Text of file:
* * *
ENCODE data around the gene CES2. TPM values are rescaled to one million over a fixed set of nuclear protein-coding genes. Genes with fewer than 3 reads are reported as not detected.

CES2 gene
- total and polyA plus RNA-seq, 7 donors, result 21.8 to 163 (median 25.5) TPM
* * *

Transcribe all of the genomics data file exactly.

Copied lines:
ENCODE data around the gene CES2. TPM values are rescaled to one million over a fixed set of nuclear protein-coding genes. Genes with fewer than 3 reads are reported as not detected.

CES2 gene
- total and polyA plus RNA-seq, 7 donors, result 21.8 to 163 (median 25.5) TPM